Anti-Counterfeiting Bill Doing Well in Washington

John McCary of the Wall Street Journal reports today on the Bayh-Voinovich

bill, an anti-counterfeiting bill which got nowhere in 2005 but which has slightly

better prospects now, in the wake of minor revisions.

There’s really nothing objectionable about the bill itself, which "ensure

that agencies like the Treasury and Justice departments share information on

counterfeiting investigations, including those involving terrorist financing,"

according to McCary. At worst, this is a minor waste of time, especially if

no counterfeiting investigations turn up any connection to terrorist financing.

At best, it could increase the chances of catching counterfeiters and terrorists


What is objectionable, however, is the rhetoric involved.

"If thousands of our businesspeople were being held up at gunpoint in

a foreign country, if our laboratories and research facilities were being

raided and shut down by unidentified individuals, there would be a sense of

alarm," said Sen. Evan Bayh, an Indiana Democrat, referring to the persistence

of product piracy. "That is in effect what is happening today."

Er, no. No US businesspeople are being "held up at gunpoint" –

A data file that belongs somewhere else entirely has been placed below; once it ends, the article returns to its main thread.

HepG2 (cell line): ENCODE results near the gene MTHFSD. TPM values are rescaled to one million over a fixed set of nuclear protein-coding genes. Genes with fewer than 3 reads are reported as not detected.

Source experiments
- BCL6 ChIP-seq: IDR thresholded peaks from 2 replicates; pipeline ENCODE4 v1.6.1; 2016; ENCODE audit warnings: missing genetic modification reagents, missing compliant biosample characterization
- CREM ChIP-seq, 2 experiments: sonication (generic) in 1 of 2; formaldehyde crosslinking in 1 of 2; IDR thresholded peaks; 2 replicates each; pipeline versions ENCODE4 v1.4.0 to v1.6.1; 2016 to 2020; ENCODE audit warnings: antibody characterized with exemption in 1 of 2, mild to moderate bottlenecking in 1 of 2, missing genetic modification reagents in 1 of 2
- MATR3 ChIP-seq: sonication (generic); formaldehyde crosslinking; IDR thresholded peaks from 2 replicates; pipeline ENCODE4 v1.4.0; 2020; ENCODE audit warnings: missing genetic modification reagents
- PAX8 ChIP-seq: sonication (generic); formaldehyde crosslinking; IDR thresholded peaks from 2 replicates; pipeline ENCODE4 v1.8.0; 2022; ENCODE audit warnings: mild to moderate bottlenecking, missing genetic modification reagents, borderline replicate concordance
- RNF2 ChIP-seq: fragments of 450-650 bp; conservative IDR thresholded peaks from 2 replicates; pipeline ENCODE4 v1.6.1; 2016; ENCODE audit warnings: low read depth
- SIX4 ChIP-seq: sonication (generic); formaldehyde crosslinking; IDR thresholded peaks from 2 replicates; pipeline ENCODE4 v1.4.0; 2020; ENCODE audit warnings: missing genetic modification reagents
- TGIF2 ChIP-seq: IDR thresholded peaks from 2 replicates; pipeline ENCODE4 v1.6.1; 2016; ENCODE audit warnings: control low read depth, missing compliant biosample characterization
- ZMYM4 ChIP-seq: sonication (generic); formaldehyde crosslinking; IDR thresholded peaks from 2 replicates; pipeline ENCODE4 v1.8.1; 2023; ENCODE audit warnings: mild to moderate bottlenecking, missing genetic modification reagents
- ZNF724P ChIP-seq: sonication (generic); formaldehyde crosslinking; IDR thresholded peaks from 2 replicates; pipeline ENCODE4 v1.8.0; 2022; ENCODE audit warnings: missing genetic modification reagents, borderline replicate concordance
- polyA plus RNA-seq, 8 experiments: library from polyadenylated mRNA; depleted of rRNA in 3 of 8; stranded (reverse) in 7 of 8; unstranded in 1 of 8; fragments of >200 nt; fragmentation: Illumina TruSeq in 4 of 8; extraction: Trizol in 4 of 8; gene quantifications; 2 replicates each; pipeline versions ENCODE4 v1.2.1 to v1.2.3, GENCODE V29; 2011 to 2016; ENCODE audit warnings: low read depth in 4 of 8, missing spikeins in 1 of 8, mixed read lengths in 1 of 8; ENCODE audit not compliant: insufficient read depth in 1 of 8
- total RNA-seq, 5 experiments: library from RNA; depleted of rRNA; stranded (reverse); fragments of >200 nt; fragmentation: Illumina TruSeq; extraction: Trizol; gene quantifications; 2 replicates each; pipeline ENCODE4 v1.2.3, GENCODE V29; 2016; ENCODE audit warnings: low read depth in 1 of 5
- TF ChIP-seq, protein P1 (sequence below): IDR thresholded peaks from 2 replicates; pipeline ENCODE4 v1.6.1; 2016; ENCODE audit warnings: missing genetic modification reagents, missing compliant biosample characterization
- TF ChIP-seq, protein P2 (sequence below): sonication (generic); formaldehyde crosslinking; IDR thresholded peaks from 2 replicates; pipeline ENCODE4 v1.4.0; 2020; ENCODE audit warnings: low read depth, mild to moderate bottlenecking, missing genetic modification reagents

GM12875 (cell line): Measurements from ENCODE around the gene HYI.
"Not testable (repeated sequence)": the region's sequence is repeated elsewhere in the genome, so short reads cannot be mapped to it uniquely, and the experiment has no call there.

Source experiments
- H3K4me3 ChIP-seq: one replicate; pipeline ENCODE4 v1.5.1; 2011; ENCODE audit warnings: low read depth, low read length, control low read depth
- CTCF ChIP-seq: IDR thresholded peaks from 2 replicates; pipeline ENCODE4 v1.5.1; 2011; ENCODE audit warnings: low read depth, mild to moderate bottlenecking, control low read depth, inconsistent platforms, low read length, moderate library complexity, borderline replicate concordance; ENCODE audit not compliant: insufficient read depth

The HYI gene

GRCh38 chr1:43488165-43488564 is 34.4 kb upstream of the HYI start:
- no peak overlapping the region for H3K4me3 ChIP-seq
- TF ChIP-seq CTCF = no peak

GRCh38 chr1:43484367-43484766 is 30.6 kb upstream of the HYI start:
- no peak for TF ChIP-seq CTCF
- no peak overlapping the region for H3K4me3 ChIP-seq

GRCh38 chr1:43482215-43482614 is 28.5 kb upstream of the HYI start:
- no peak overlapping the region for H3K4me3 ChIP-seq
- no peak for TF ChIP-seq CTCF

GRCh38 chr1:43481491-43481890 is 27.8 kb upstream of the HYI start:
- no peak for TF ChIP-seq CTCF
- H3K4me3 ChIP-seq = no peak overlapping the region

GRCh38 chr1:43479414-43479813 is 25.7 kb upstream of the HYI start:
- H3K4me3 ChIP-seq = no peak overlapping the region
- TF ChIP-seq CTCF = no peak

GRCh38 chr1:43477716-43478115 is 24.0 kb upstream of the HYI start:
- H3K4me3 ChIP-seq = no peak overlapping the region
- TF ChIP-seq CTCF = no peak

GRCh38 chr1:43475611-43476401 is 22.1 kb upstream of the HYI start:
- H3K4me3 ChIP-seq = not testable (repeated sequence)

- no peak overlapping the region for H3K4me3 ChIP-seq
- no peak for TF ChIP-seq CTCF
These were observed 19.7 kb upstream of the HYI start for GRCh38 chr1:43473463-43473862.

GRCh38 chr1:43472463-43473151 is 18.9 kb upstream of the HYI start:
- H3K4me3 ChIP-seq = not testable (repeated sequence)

in fact, guns tend to be conspicuously absent from any counterfeiting investigations.

No US labs or research facilities are being raided or shut down, either. So

quite why Bayh insists on this kind of hyperbole is unclear. But politicians

are prone to hyperbole: it’s the press which is meant to keep them in some kind

of check. McCary never says that Bayh’s assertions are ridiculously over-the-top

– maybe he reckons that’s so obvious that he doesn’t need to. But then

he writes this, with a completely straight face:

Counterfeiting is estimated to cost U.S. companies more than $250 billion

in lost revenue each year. Globally, its costs have been estimated at $600

billion annually. The World Health Organization estimates that up to 10% of

the world’s pharmaceuticals may be counterfeit. Both the U.S. government and

Interpol, the international police organization, have pointed to connections

between counterfeit sales and terrorist financing.

US companies don’t lose anything close to $250 billion due to counterfeiting,

and the global costs aren’t anywhere near $600 billion. These are invented figures,

pulled out of thin air,

with no empirical basis at all. They should not be represented as facts in the

Wall Street Journal, even when they’re immodestly covered with an "estimated

at" figleaf.

As for the connections

between counterfeiting and terrorist financing, they’re tenuous at best, and

generally consist of typical underworld linkages between criminals and paramilitaries

in places such as Northern Ireland, Kosovo, and Chechnya.

The one somewhat reassuring part of McCary’s article is when he mentions, en

passant, that ‘the Justice Department said in a letter to Judiciary Committee

Chairman Sen. Patrick Leahy that the bill has "serious flaws" and

that the agency wouldn’t support it.’ Maybe there are still some parts of the

US government which are more interested in substance than spin.

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